An ever pervasive phenomenon in the art world nowadays is the concept of retrospective borrowing, or recontextualizing an older genre by using elements of other genres. At passage 35 in the Mohammed Mahmoud Khalil museum, the band Maqam seemed to embody this spirit in their latest concert, held last week.
The band is founded by the American University in Cairo music professor Ahmed Saleh with lead singer Amina Khalil, an AUC theater major who starred in several productions such as “Guys and Dolls and “The Fever Chart.
Besides Khalil, the band is composed of guitarist Peter Ayman, bass guitar player Mina Bassem, drummer Shahir Rafiq, percussionist-tabla player Ahmed Mostafa, saxophone player Amir El-Shawan, oud/keyboard player Ahmed Salah and young actress Youssra El Lozy, the band manager who also sings occasionally.
The concert lasted for about 40 minutes. Sixties-like melodies segued into one another, combined with raw edgy lyrics inspired by maverick poets Ahmed Fouad Negm and Salah Jahin. Choosing such biting, politically-charged lyrics was a clever move on the band’s part, expressing the political mood most Egyptians are in right now.
Yet the band’s eclectic combination of instruments and musical styles posed something more than just technical problems. Khalil’s voice, a soft, smoky tone, reminiscent of a young Diana Krall, seemed more at comfort and ease in soft, light melodies, while the fusion spearheaded by band members sounded labored and under rehearsed.
Khalil’s voice is faithfully grounded in a jazz phrasing and easy listening melodic interpretation. She sounded more present when exerting the least effort with her voice. The sound system and the acoustics were not in her favor as well. The bass instruments were too loud, overcrowding the string intonations and singing.
While fusion entails mixing and matching of different ideas and traditions, combing some features while others remain unchanged, in the music of Maqam, the right balance of what to give up and what to retain has not been reached yet. The melodies are sweet and nostalgic, fitting well with the choice of lyrics, but the instrumentation and vocals are still a work in progress.
Band leader and principal musician Ahmed Salah is yet to further explore what elements of traditional oriental music can be appropriated with the western and 60s pop and examine how far the two can harmoniously be combined.
One on one with Ahmed Saleh
Why Maqam and who s behind the choice of the name?
I was interested in a certain kind of fusion even before I created the band. And then when I started my own studio, I kept thinking of a name, I wanted something that is related to oriental music. I was sitting with writer and essayist Dr Khaled Alkhamissi (author of the bestselling “Taxi ) and while I was trying different words related to oriental music, I started reciting scale names of oriental music and he asked me what these names stand for. He then suggested I call the studio Maqamat. I decided on the name Maqam, as a word that means status as well as scale, relevant in all cases somehow.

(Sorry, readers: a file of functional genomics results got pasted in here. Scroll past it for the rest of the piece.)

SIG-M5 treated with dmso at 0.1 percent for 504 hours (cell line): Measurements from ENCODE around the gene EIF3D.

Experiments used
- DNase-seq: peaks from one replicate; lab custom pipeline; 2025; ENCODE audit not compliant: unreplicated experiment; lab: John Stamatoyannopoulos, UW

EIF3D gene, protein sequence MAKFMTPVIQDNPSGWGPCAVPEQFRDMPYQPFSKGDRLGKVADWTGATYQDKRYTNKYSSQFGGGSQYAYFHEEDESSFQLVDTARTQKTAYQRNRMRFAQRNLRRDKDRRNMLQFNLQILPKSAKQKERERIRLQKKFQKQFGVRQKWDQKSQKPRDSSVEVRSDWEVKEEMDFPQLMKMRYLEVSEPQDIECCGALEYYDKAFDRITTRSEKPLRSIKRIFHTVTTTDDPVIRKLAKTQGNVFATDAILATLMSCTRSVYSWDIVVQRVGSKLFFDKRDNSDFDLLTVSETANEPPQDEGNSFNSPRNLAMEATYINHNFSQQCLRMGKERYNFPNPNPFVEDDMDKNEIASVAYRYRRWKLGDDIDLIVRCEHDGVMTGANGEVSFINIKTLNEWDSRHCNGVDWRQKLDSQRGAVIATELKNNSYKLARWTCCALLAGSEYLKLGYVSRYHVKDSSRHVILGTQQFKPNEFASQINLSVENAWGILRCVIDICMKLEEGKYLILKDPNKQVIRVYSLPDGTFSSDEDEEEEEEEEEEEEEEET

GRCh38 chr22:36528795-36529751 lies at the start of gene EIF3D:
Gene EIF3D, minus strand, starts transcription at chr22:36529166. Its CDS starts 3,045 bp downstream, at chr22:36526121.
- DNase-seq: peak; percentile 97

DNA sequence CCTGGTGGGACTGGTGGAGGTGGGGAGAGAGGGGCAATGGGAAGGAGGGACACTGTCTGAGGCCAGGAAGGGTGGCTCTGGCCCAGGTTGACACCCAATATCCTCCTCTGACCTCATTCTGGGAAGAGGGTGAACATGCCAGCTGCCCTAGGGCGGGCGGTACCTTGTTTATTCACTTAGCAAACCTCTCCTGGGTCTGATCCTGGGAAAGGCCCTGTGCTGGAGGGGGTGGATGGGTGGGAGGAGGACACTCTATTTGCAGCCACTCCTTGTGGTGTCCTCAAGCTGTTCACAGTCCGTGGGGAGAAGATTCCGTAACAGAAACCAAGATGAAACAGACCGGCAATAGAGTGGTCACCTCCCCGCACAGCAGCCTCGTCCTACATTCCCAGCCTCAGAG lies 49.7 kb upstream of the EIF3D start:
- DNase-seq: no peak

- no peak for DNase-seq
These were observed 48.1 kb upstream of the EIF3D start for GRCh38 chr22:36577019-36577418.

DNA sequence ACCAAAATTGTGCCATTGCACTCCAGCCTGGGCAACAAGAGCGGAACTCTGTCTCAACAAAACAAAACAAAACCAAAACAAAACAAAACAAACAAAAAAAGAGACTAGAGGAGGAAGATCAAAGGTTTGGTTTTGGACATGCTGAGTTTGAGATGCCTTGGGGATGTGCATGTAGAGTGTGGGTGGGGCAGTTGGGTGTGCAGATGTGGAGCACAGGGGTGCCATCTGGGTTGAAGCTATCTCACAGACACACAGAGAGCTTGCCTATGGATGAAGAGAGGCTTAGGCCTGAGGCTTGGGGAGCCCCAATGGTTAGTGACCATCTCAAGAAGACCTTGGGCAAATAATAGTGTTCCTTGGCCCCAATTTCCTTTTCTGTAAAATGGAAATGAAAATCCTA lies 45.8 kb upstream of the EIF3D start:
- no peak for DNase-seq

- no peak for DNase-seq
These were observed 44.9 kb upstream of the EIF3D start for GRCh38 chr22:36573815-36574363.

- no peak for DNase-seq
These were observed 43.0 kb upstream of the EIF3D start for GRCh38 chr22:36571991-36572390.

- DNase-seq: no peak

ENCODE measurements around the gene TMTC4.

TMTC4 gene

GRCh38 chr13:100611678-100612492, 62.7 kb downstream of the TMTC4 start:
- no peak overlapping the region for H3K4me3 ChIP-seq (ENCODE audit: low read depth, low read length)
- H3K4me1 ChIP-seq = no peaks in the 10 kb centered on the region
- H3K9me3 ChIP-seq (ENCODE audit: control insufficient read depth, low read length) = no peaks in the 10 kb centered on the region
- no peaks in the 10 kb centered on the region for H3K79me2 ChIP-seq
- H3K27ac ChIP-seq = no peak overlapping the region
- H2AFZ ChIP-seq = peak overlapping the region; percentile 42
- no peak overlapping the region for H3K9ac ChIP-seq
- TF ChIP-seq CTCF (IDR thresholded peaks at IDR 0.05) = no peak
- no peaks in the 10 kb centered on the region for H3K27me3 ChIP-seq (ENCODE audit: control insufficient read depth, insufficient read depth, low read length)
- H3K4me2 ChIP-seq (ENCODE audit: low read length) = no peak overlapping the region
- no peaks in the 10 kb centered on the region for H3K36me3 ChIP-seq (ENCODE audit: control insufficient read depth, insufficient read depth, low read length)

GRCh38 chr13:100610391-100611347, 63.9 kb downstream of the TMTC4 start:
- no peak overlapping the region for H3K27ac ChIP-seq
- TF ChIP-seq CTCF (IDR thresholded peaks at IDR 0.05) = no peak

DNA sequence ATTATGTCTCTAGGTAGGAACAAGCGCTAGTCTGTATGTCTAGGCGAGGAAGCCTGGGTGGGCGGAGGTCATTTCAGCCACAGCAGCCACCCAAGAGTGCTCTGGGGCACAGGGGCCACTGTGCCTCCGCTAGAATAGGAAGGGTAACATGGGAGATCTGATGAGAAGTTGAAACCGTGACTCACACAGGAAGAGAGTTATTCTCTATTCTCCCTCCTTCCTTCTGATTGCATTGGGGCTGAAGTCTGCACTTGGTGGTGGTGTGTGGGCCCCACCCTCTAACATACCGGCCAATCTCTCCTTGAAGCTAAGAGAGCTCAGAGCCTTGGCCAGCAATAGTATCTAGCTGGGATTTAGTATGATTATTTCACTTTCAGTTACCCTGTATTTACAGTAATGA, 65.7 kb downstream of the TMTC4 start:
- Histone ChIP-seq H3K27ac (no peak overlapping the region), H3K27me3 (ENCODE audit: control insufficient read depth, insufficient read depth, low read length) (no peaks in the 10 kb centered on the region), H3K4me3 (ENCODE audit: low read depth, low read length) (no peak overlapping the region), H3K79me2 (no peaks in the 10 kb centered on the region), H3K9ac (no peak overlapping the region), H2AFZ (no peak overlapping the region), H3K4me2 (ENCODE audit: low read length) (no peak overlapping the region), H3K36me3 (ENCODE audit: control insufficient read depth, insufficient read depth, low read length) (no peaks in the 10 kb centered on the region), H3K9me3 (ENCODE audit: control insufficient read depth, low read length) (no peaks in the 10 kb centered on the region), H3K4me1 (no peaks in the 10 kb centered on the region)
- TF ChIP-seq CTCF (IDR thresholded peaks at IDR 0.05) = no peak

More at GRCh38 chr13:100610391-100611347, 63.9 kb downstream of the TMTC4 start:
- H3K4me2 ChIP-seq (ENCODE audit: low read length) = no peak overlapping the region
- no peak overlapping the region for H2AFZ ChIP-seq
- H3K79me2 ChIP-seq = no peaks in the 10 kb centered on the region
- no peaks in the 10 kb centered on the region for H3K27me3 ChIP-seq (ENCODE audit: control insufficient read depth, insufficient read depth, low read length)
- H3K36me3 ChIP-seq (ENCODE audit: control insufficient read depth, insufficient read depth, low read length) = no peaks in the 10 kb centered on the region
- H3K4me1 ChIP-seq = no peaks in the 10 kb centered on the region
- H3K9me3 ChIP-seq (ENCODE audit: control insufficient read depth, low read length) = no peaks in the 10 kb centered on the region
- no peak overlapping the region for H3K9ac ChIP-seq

As a band leader, what’s your musical vision? And is this a long-term project?
I am inspired by fusion, by mixing different styles. I am not aiming at all for commercial music. And I don’t want to present a specific kind of music. I make sure that we integrate different styles and different music genres in the work we present. We are keen that our fans are people who are passionate about our music and inspired by it. Most of our fan mailing lists are university professors and artists. We are not presenting rhythmic, catchy music that lures teenagers and young listeners like most music these days.
We present music that we are moved by and are inspired to present. We don’t advertise through the usual venues and we make sure that whatever the press writes about us is not scripted or preset.
Maqam is a life project not only a long term project. It’s something we want to continue doing and are planning to go further with.
One on one with Amina Khalil
Your music sounds very political. Are you advocating a certain kind of music or are you trying to start an activist music band?
We sing what we feel. Our mood now is political, we are inspired by the likes of Ahmed Fouad Negm but it does not mean that we are a political band. We are inspired by what’s around us, but we are not necessarily singing political songs. Our music evolves with time and what we get inspired by.
Did you study music professionally and do you have a voice background?
I have been singing ever since I was a little girl. It runs in the family I guess.
My uncle is jazz musician Yehia Khalil and I grew up listening to Ella Fitzgerald and all those great jazz singers and musicians. But I did not study voice academically. I am a theater major and last year I was involved in a production of “Guys and Dolls and I had a singing part so AUC professor John Babokus started giving me voice classes. He is the one who taught me how to use my voice, how to train it and how to sing properly.
Do you have a plan to tour sometime or are you thinking of touring in the future?
We would like to first root ourselves here then maybe start performing in other venues and other places. I mean if we get an offer to sing somewhere, we would definitely go, but we would rather sing for 200 faithful fans who love us and are inspired by our music than, 50,000 who take our music lightly. We did get invited to a music festival in South Africa, however, we are focusing on here first – the rest can come later.
Are you planning to release an album anytime soon?
Yes, our album will be released sometime between late October and the first of November.